There’s Someone Inside Your House premieres Wednesday, Oct. 6 on Netflix.
New slasher flick There’s Someone Inside Your House is an unfocused, unsatisfying teenage body dropper that feels like a patchwork poser compared to other, better horror mysteries. It dresses itself up in a dozen gimmicks to make it seem like more than a copycat of superior projects, but just about everything going on here is underwhelming to a frustrating degree.
From the killer’s themed costume to the action set pieces to the actual reason the killer is killing, There’s Someone Inside Your House is a haze of slasher malaise. It’s also wildly inconsistent with its gimmick, messaging, and tone, wanting to be a Scream-style meta mystery, a Heathers-style high school satire, and a dramatic redemption story all at once. It’s so algorithmically thrown together that even the titular premise/promise — of someone being in someone’s house — doesn’t even hold for more than one kill.
That’s right, the gimmick isn’t even the gimmick. Also, the unspoken rule that the first two kills establish — that the local bogeyman is going after people who are secretly bad people — gets entirely demolished by the third kill when the target is a decent person. And if you’re wondering why there’s such a whopping irregularity there there, it’s because the entire movie is unstable. Right down to the final reveal — which is lazy, empty, and disappointing. At times, it feels like the film’s trying to say something about “cancel culture,” but once people who made genuine mistakes are lumped together with actual abusers and hate-mongers, the point dissolves into nothing.
Set in a rural Nebraska town, the film kicks off with a high school football star being killed in his own home (so the title holds, at first). As it turns out, the dude was trash. As soon as he’s snuffed out, by a killer wearing a mask that looks like the victim (that’s the M.O. here — masks that look like those soon to be stabbed), the entire community is shown the victim instigating a football team hazing ritual gone brutally wrong (because all slasher movie killers know how to message every single person’s phone at once). With the town reeling, the next then kill solidifies the fact that the murderer is going after people with dark secrets. Specifically, secrets about the victims being purposefully awful people.
Quickly though, that blueprint is ditched in favor of a story where anyone, including our heroes, who by all plot armor accounts can’t secretly be bigots or homophobes, are in danger. But then…it just becomes a story about someone killing any teenager in town for any reason. There’s Someone Inside Your House is a wholly crummy affair with no teeth, no point, and no heart.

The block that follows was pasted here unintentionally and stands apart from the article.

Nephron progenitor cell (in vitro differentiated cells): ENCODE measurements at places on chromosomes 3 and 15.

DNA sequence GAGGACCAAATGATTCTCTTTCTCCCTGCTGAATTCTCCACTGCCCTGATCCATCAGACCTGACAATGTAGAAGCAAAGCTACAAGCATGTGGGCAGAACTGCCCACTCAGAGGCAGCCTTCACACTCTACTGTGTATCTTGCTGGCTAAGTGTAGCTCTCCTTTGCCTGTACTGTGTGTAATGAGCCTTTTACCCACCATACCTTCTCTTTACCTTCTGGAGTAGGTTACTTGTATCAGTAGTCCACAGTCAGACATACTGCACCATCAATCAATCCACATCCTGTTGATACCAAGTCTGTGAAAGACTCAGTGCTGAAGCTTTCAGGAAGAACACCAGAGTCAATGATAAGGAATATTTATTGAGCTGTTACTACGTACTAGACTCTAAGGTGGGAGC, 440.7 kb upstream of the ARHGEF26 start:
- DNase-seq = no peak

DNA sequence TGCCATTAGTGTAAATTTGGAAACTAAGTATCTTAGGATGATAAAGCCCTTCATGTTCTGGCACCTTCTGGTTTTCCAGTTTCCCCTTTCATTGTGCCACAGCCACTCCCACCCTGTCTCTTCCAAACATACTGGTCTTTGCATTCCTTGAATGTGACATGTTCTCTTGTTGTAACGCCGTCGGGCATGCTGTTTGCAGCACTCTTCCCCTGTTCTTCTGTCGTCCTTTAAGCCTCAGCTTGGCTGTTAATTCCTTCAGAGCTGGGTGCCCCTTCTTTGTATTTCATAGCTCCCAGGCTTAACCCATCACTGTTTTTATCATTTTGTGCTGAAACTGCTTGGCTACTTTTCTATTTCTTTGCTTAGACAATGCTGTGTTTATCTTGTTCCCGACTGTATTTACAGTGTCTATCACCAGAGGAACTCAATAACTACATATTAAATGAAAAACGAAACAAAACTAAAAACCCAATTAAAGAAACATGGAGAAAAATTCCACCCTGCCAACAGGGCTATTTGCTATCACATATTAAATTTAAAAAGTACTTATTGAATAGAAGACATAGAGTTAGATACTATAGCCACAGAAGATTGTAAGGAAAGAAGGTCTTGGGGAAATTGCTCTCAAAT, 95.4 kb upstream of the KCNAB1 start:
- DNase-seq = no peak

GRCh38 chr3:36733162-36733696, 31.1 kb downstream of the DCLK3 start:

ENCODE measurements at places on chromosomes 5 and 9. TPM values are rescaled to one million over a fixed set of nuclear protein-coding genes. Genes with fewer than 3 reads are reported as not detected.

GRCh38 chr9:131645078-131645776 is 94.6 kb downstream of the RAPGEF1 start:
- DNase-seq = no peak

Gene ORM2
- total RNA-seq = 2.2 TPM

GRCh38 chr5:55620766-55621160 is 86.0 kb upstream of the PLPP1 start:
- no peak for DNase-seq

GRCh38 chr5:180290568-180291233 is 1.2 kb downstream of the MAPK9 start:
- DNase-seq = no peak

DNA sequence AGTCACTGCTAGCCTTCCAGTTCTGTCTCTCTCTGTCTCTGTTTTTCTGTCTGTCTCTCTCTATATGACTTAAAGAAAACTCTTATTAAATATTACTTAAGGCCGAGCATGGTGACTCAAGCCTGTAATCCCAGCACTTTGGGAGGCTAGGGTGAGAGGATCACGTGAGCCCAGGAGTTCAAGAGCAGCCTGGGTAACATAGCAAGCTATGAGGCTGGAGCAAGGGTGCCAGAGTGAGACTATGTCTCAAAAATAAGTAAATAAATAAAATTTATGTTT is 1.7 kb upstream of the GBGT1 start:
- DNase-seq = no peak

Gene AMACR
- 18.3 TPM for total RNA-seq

The Walking Dead’s Sydney Park stars as Makani, a girl who’s recently moved to town, escaping a recent, tragic event who, like everyone else, becomes the target of this masked assailant because… she has a past. Again though, Makani, and her band of outcast friends, are apparently just as vulnerable as the killer’s first two victims, who are a nasty prejudiced people. And all the while the film plays the Red Herring shell game to the point where the killer really can’t be anyone except the one person that doesn’t make any damn sense.
Yes, there’s a certain formula that has, and still can, work for the teen slasher genre. But that also means it can easily enough get thrown together in a half-hearted manner for a movie that only seems to care about checking various genre boxes for the sake of Netflix’s “Top Picks for You” column than delivering something fresh and fun.
Admittedly, There’s Someone Inside Your House is a good title for a film looking to play around with tropes and get a bit winky and clever with set pieces. But what we get is a flat, muddled mess that fails because it just wants to have everything. It wants to have someone run through a house, but also a church. And a school. And a corn maze. Oh, and the corn is on fire like in Freddy vs. Jason. And the dad is a cruel real estate developer like in Heathers. And the deputy is a suspect like in Scream. And people are killed in ways fitting their individual hangups like in A Nightmare on Elm Street. It wants very much to be all the things, but in that effort it loses any semblance of a satisfying story.
Netflix Spotlight: October 2021